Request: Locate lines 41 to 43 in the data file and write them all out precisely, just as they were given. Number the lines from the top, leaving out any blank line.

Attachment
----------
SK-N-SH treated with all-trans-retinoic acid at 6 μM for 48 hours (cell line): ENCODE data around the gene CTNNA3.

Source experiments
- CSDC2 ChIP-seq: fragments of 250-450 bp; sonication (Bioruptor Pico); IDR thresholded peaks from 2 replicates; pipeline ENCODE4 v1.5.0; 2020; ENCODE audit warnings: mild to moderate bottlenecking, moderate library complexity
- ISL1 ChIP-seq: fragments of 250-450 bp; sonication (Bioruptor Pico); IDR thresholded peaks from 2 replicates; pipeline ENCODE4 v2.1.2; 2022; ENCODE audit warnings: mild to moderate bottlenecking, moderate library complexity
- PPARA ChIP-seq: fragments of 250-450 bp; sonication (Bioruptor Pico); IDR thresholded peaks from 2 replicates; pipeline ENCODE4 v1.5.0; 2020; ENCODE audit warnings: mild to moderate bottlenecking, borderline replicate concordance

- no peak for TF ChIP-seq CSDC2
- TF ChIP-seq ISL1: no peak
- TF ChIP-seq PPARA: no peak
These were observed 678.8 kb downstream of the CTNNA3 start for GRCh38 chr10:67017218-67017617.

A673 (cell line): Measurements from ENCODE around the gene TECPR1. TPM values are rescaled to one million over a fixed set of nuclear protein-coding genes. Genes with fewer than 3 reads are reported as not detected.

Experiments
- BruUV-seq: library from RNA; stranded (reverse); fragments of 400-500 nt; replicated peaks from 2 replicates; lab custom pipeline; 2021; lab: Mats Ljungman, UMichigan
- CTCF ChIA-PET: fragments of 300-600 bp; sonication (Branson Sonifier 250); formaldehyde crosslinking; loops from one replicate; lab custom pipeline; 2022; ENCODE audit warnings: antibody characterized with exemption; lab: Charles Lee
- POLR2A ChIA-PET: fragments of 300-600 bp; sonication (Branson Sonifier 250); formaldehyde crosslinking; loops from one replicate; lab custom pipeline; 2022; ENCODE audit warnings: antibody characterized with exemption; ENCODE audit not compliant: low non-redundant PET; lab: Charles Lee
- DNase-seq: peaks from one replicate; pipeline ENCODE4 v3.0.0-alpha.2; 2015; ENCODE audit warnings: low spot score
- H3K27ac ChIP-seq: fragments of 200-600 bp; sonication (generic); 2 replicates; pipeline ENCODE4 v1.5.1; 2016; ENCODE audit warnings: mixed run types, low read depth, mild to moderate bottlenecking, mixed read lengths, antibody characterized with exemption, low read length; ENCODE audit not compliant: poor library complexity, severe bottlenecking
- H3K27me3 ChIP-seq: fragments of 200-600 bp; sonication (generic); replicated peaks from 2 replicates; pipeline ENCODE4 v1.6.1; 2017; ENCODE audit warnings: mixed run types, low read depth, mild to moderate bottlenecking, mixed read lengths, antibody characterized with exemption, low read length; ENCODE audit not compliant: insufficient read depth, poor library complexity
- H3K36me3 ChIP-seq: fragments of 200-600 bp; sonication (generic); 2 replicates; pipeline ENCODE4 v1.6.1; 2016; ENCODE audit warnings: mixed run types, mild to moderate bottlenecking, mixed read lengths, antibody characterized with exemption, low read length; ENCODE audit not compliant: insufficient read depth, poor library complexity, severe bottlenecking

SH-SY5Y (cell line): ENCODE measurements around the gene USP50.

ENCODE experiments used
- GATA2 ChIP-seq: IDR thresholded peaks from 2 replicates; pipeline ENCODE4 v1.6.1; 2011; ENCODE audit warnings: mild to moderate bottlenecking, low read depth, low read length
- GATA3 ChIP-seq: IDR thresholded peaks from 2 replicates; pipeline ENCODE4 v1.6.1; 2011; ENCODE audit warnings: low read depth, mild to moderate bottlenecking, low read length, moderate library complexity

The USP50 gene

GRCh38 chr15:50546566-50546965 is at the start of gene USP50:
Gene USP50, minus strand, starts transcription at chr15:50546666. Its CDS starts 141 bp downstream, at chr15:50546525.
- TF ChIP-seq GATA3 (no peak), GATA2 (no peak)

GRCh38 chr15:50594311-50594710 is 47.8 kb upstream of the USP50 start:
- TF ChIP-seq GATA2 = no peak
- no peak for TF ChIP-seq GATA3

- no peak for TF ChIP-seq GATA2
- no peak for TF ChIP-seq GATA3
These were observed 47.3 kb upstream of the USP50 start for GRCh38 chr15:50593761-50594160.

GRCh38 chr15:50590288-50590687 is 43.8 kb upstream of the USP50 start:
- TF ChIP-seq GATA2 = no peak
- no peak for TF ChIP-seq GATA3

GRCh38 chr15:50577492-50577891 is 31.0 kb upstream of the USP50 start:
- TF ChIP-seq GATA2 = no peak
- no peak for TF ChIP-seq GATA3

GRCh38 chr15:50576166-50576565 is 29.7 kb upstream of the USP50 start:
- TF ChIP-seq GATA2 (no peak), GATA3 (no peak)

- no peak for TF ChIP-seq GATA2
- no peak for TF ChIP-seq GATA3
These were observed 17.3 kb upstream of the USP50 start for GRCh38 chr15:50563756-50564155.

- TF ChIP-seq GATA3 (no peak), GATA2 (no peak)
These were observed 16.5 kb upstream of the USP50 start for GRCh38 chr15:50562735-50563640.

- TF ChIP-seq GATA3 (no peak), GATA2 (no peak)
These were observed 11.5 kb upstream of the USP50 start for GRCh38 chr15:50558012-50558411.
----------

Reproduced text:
- no peak for TF ChIP-seq GATA2
- no peak for TF ChIP-seq GATA3
These were observed 17.3 kb upstream of the USP50 start for GRCh38 chr15:50563756-50564155.